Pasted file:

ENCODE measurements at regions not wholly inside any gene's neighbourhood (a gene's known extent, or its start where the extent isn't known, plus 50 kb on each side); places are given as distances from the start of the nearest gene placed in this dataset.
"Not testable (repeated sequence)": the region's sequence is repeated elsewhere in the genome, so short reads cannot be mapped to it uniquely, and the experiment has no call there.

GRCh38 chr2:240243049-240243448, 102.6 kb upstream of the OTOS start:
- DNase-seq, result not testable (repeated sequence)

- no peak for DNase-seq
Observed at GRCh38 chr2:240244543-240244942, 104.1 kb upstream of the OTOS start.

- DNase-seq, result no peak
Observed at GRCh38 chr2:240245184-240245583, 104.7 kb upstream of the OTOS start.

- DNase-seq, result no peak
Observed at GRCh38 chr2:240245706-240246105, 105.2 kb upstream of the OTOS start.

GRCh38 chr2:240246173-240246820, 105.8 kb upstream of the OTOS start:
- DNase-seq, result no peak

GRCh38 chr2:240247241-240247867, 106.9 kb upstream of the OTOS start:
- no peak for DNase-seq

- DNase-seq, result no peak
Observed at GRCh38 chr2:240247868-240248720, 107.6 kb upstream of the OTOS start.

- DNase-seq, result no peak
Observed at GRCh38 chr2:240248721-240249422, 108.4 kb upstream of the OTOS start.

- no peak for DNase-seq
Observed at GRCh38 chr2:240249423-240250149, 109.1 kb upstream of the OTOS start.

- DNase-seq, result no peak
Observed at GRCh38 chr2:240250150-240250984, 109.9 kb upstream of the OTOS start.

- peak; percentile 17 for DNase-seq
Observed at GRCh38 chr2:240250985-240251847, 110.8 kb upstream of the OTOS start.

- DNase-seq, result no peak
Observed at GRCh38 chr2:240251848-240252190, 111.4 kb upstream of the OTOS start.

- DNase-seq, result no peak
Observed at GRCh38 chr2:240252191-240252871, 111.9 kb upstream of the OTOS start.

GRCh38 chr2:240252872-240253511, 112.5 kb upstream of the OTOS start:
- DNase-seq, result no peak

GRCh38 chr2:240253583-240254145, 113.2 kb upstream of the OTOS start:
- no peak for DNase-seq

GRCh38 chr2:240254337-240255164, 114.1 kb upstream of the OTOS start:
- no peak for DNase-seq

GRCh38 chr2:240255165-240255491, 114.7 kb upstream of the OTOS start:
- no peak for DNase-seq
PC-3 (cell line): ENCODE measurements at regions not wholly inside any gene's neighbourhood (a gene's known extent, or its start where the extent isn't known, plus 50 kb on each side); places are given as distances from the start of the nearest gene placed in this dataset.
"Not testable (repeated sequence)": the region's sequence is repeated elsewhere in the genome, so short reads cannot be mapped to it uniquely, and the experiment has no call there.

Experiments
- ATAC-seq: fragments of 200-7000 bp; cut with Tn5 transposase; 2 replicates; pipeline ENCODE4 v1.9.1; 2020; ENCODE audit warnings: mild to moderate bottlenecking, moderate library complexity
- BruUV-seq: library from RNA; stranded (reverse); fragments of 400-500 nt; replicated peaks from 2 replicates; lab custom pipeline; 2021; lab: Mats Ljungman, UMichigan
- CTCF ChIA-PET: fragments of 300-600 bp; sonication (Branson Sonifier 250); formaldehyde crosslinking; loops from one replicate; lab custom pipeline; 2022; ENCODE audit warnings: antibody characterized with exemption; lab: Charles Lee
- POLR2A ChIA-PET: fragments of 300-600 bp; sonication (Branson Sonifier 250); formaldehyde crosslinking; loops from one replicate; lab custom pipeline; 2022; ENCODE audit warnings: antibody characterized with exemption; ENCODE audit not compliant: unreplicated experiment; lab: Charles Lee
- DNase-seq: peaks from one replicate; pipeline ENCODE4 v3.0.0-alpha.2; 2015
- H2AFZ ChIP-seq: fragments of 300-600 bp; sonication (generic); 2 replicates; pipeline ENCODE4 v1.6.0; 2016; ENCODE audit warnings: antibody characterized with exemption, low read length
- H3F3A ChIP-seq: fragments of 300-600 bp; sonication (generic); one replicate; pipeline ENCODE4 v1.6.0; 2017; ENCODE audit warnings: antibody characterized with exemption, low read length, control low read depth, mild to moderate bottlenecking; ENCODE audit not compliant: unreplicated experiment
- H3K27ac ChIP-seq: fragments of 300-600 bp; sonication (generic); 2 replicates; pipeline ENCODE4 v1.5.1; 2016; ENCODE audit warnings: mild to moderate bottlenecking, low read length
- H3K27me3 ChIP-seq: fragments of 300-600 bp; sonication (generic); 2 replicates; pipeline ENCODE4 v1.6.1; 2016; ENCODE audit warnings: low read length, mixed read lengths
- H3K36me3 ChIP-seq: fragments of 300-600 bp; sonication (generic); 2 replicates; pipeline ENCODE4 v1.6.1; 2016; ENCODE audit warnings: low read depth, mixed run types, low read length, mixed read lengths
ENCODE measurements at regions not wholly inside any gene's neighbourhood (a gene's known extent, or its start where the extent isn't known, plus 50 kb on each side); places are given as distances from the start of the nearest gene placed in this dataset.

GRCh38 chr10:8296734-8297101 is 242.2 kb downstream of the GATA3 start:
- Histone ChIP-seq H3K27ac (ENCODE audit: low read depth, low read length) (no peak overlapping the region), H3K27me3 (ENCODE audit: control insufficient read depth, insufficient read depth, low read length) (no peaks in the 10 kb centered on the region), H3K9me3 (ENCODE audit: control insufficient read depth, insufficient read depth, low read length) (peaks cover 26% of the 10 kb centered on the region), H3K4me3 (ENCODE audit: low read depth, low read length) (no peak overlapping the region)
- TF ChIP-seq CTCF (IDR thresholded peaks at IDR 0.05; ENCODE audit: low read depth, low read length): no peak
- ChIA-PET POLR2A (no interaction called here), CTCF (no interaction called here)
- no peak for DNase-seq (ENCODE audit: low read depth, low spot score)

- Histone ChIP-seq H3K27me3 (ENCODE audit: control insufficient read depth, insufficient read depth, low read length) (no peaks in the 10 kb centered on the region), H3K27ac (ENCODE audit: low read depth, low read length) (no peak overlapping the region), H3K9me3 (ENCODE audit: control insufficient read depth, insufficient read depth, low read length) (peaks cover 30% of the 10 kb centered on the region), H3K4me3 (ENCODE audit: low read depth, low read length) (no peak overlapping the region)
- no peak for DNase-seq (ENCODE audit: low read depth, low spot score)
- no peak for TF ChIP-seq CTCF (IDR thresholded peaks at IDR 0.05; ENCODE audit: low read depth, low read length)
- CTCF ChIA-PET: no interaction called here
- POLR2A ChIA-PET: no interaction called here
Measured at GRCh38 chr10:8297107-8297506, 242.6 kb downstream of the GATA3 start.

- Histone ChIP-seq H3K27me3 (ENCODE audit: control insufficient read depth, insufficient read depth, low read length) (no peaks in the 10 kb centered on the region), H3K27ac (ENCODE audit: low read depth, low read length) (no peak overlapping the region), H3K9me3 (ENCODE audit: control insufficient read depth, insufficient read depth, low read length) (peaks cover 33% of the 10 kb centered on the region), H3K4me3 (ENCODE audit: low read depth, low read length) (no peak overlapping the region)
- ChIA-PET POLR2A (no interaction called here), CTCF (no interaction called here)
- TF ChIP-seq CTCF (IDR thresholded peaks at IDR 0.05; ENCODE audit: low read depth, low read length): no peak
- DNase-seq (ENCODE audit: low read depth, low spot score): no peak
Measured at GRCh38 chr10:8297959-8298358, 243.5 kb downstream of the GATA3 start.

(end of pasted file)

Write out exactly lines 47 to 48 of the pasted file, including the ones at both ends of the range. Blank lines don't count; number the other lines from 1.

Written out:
- H3K27ac ChIP-seq: fragments of 300-600 bp; sonication (generic); 2 replicates; pipeline ENCODE4 v1.5.1; 2016; ENCODE audit warnings: mild to moderate bottlenecking, low read length
- H3K27me3 ChIP-seq: fragments of 300-600 bp; sonication (generic); 2 replicates; pipeline ENCODE4 v1.6.1; 2016; ENCODE audit warnings: low read length, mixed read lengths